It might help us to consider, for a moment, what the church is. Our English word, church, has a complicated and uncertain origin. The best possibility is that church is related to similar-sounding words in other languages (including Greek, Latin, Scotch, and Welsh) that all have the meaning, circle. Our word church doesn’t seem to be related at all to the Greek word found in the Bible, which is ʾεκκλησία (ecclesia). That word means a gathering of people, assembly, or congregation, and it’s a compound word that means summoned out of.
Are you still with me? I know, I’m a total nerd (which might have had more of an influence on my Middle School popularity than my lack of genuine Jams shorts). So, what we call the church is a group of people that has been called out of the world to be a different kind of community from the world. For Paul, the church’s distinctive characteristic is that we love God, and we love every person, even our enemies.
Paul bases all of this on our worship of God. In Romans 12:1, Paul writes, “So then, I urge you, sisters and brothers, through the compassion of God, present your bodies as a living sacrifice, holy and acceptable to God, which is your reasonable worship” (my translation). Worship is so much more than this public event we’re doing right now in this sanctuary. Yet, for some reason, we’ve created a dichotomy that separates worship on Sunday mornings from our every-day actions. For Christians, our worship of God does not end when we leave this room or this building. The entirety of our life is worship. Everything we think, do, and say, says something about us as a people who worship God. A tree, after all, is known by its fruit (Matthew 7:15-20).
There’s a symbolic reason why acolytes typically carry the light from our worship candles out of the sanctuary after the benediction. The symbolism is that we are taking our worship out into the world. Our worship of God becomes our actions out there. The way we treat other people, how well we love and honor others, is our worship of God. Our actions toward others reflect either the hypocrisy or genuineness of our love for God and each other.
By describing genuine love, Paul essentially defines what the church’s relationship should be with everyone. The church might be an alternative community called out of the world, but we still relate to the world and its people. So, how do we live as an alternative community and how do we relate to the world? Paul tells us exactly how we can accomplish these things. The answer is genuine love. Love without hypocrisy or pretending.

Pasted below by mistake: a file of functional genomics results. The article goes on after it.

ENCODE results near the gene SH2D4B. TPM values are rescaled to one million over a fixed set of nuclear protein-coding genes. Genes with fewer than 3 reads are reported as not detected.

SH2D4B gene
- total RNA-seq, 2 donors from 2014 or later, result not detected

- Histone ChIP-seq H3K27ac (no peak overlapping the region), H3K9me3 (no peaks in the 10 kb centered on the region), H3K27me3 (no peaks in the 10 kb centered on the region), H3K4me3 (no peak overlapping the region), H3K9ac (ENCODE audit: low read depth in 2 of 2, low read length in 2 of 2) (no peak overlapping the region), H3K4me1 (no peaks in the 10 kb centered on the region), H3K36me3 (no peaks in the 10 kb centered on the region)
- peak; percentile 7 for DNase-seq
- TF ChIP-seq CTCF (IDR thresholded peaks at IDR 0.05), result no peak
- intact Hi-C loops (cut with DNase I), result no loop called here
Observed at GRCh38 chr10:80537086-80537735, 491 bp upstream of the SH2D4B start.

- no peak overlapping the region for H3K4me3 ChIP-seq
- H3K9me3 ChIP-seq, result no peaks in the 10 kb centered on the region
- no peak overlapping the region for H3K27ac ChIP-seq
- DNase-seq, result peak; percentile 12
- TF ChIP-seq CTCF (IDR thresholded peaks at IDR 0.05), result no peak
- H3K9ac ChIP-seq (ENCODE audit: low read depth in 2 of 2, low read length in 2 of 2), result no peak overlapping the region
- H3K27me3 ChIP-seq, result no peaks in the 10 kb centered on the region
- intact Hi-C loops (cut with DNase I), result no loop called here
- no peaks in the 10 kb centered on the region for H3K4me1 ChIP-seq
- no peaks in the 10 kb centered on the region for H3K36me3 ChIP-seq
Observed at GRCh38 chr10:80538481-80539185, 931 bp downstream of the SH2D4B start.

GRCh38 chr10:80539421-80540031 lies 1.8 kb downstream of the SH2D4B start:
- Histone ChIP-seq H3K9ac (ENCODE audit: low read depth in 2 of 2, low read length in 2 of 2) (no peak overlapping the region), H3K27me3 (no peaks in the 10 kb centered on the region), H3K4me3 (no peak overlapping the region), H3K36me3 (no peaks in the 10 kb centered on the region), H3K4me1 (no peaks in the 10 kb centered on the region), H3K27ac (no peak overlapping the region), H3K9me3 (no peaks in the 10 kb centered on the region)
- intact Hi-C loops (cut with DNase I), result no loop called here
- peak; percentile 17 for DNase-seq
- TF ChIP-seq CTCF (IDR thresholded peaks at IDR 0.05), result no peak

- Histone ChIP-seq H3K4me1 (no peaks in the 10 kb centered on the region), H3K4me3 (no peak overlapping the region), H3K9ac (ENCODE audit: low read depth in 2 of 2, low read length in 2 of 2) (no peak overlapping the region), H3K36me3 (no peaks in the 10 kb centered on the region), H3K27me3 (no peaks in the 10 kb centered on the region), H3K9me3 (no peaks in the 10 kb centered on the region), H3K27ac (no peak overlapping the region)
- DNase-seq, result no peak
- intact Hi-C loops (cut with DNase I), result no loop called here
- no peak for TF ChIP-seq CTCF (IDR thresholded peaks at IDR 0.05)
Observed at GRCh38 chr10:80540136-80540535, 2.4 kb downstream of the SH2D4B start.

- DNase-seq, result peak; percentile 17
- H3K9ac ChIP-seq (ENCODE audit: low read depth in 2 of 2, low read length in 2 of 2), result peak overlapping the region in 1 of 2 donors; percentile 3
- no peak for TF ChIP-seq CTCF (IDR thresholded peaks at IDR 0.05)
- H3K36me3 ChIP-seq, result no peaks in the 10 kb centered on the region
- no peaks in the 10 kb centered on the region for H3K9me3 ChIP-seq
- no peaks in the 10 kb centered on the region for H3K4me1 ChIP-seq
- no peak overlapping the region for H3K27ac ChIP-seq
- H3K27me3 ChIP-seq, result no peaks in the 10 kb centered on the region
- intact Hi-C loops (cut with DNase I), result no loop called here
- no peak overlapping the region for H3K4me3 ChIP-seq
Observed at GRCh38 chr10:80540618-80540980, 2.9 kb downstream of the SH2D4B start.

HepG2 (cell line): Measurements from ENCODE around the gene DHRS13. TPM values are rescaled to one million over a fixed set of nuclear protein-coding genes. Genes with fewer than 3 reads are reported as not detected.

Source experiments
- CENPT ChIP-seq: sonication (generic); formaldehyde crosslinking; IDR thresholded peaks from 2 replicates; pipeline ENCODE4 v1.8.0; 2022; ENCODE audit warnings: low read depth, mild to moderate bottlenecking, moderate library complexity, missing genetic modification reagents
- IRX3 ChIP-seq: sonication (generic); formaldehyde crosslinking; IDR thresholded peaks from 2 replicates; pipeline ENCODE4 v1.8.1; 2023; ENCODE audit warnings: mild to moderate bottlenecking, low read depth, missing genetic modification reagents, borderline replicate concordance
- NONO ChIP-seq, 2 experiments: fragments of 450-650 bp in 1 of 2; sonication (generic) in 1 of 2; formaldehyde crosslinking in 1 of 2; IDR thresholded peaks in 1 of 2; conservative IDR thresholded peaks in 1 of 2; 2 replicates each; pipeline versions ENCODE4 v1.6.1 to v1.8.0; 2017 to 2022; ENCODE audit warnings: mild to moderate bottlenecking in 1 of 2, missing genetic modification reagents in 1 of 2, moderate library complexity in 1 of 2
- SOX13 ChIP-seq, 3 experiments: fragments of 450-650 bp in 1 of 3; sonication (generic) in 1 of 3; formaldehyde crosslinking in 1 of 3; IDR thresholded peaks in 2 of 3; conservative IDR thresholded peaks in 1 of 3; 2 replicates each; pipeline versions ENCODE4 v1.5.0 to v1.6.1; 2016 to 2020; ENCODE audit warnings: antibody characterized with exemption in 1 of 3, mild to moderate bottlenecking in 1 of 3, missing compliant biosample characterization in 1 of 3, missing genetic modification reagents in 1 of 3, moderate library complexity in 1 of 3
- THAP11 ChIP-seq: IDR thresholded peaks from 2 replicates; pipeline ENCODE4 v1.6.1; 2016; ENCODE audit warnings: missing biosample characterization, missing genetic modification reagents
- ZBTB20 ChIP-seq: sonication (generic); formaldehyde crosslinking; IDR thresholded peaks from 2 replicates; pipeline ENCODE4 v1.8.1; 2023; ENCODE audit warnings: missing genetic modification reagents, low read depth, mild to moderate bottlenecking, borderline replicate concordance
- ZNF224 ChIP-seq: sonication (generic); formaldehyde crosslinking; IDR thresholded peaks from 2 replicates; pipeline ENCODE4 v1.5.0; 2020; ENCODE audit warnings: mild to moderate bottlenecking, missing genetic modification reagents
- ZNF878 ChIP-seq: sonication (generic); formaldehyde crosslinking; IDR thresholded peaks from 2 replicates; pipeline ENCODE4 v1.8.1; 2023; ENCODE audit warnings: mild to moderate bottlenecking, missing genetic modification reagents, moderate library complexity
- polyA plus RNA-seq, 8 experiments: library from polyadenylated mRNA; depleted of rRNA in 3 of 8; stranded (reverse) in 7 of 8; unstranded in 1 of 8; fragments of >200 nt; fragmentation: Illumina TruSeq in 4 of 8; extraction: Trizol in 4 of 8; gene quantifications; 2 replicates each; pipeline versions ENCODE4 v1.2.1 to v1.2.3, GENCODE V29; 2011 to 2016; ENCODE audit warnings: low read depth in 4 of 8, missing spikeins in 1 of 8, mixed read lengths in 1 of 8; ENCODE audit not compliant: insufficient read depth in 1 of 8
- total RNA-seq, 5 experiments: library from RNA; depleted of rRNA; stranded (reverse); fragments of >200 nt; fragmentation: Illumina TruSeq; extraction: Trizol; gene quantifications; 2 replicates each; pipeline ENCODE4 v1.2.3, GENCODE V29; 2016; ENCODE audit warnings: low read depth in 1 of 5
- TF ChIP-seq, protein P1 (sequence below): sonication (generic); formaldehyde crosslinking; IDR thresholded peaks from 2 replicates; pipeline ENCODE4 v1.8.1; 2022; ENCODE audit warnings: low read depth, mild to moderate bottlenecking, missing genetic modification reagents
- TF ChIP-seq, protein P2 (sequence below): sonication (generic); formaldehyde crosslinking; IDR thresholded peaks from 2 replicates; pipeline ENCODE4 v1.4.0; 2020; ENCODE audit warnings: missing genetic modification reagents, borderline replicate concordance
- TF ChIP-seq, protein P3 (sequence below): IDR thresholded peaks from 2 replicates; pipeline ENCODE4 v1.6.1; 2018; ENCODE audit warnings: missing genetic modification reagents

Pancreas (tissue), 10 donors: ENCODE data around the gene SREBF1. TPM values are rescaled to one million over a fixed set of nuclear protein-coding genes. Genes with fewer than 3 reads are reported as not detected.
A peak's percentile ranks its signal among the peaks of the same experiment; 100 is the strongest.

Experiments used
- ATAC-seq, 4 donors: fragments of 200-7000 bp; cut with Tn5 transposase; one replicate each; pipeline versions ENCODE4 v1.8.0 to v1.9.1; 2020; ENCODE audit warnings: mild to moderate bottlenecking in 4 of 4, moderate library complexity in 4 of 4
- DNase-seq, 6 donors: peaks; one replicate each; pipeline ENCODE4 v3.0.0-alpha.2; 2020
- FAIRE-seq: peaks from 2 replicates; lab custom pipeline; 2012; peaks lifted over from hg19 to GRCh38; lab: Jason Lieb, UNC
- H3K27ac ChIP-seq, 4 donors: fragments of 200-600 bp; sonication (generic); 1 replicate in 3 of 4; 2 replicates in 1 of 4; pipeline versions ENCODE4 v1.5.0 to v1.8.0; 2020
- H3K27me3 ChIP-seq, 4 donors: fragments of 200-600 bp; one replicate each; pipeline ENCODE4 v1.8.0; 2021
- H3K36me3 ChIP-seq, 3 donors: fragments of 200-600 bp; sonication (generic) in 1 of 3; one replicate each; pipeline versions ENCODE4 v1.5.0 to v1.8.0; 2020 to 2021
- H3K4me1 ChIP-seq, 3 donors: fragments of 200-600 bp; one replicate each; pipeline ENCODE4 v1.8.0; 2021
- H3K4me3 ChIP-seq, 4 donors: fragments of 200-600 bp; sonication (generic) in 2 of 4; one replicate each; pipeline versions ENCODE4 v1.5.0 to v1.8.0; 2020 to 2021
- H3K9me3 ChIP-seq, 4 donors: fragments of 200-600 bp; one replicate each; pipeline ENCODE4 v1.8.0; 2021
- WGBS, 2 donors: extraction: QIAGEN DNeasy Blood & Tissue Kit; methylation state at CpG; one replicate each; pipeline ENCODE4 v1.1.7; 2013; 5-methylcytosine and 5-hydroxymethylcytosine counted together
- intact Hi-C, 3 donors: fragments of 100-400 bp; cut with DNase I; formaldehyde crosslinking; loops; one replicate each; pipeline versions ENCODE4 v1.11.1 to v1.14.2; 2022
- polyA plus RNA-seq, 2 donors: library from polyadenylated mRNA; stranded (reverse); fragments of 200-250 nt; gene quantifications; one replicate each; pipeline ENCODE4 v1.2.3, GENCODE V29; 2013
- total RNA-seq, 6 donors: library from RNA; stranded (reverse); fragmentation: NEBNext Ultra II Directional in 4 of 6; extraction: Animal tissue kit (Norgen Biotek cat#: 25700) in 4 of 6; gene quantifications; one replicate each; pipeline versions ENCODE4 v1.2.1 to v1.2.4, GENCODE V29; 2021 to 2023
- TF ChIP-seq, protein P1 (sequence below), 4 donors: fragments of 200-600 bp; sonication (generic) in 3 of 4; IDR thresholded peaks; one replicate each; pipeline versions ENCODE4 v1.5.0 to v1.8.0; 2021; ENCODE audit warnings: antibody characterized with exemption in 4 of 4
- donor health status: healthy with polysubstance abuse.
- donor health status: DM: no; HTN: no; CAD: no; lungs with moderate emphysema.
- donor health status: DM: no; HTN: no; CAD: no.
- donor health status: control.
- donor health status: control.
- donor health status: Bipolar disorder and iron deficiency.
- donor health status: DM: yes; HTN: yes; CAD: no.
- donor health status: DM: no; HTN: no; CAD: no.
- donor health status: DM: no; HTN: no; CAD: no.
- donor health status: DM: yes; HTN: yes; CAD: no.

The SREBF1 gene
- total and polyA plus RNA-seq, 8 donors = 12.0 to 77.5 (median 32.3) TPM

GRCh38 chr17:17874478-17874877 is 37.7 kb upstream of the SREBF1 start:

If we wanted to, we could set up Paul’s words here as a church covenant and agree that this is how we’re going to deal with people. Wouldn’t it be cool if we did this? What if we really loved each other as a family? What if we loved each other so much that we all tried to outdo each other in showing honor? Who among us would earn their varsity letter in Honorableness? What if we gave each other the benefit of the doubt before drawing conclusions? What if we could still honor each other while holding vastly different opinions? What if I could wear my fake Jams and still be accepted as one of the cool kids? Showing honor to others comes from love that is without pretending. The thing is, if we don’t love each other as family and honor each other, then we can’t serve the Lord. Indeed, we aren’t serving the Lord because our actions toward each other are part of our worship.
What about enthusiasm and being on fire as we serve the Lord? Do we get excited about how the love we can offer to others can make the world a better place? Are we so enthusiastic in our service to God that people pause and say, Dang. You’re kind of zealous there, aren’t you? People can see that kind of enthusiasm, and it’s contagious!